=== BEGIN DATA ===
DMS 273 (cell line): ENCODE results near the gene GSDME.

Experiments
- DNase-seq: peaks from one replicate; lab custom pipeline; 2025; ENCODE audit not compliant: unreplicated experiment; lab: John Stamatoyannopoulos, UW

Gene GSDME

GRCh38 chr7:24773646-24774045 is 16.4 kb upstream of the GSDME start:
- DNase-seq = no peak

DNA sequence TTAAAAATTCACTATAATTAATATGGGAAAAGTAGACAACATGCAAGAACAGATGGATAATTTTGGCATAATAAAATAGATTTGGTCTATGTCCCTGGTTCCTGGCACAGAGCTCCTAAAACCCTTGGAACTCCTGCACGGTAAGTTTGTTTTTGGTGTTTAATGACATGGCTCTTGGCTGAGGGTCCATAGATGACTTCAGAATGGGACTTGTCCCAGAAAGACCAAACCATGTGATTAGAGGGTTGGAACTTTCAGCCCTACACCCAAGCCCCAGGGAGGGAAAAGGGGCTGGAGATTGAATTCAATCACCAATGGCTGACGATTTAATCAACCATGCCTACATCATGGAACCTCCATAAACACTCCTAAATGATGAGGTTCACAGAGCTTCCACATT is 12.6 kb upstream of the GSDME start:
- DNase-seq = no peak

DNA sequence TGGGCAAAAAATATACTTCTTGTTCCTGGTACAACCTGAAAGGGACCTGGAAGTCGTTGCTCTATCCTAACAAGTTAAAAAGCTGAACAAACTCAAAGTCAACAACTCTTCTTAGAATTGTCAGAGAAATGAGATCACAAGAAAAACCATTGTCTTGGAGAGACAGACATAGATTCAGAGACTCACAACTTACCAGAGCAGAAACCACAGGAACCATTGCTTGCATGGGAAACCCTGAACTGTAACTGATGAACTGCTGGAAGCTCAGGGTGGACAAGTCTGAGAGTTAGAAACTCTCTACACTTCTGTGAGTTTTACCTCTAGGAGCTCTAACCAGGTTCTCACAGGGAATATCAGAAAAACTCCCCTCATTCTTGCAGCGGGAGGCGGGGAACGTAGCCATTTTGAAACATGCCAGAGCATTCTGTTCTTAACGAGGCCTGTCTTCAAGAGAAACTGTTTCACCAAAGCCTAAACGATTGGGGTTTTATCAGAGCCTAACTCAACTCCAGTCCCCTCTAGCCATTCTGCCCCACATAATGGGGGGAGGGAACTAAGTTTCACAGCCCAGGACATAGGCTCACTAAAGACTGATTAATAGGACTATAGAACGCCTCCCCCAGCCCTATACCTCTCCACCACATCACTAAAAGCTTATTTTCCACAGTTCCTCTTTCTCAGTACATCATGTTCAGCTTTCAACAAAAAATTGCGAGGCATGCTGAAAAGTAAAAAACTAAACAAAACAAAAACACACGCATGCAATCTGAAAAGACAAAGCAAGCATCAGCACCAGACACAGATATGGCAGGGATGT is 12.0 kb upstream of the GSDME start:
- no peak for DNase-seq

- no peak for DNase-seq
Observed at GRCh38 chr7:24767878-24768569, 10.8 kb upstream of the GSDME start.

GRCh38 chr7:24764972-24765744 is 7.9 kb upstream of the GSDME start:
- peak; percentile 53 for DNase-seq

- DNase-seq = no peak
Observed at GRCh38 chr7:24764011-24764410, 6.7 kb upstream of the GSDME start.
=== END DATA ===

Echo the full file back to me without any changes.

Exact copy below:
DMS 273 (cell line): ENCODE results near the gene GSDME.

Experiments
- DNase-seq: peaks from one replicate; lab custom pipeline; 2025; ENCODE audit not compliant: unreplicated experiment; lab: John Stamatoyannopoulos, UW

Gene GSDME

GRCh38 chr7:24773646-24774045 is 16.4 kb upstream of the GSDME start:
- DNase-seq = no peak

DNA sequence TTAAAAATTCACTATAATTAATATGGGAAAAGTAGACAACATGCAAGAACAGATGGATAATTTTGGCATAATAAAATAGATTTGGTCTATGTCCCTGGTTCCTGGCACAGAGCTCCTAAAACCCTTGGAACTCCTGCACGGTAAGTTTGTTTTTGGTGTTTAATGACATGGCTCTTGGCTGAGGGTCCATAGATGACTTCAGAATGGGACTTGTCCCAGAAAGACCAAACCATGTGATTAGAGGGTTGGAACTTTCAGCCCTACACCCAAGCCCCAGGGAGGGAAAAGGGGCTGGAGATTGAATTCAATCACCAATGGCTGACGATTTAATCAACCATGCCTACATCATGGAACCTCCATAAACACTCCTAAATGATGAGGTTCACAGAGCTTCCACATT is 12.6 kb upstream of the GSDME start:
- DNase-seq = no peak

DNA sequence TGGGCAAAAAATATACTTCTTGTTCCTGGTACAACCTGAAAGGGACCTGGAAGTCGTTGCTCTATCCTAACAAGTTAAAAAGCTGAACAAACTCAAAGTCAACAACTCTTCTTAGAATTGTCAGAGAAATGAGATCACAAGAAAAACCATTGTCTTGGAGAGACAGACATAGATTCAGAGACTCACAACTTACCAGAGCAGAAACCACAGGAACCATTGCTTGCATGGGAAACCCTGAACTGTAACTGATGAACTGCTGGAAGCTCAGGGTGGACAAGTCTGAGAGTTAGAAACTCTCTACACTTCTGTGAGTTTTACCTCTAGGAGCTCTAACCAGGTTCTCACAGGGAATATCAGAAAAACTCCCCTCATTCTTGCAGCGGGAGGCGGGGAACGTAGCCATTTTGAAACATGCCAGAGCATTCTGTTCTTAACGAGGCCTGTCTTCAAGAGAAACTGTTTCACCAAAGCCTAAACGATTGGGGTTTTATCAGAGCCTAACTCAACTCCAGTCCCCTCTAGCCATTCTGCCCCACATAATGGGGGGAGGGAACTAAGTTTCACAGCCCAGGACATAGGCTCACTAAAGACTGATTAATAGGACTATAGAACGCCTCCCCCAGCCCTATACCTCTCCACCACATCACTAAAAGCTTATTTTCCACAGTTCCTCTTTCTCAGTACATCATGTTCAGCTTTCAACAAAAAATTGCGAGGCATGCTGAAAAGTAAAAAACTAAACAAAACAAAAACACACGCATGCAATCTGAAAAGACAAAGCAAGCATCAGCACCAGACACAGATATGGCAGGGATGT is 12.0 kb upstream of the GSDME start:
- no peak for DNase-seq

- no peak for DNase-seq
Observed at GRCh38 chr7:24767878-24768569, 10.8 kb upstream of the GSDME start.

GRCh38 chr7:24764972-24765744 is 7.9 kb upstream of the GSDME start:
- peak; percentile 53 for DNase-seq

- DNase-seq = no peak
Observed at GRCh38 chr7:24764011-24764410, 6.7 kb upstream of the GSDME start.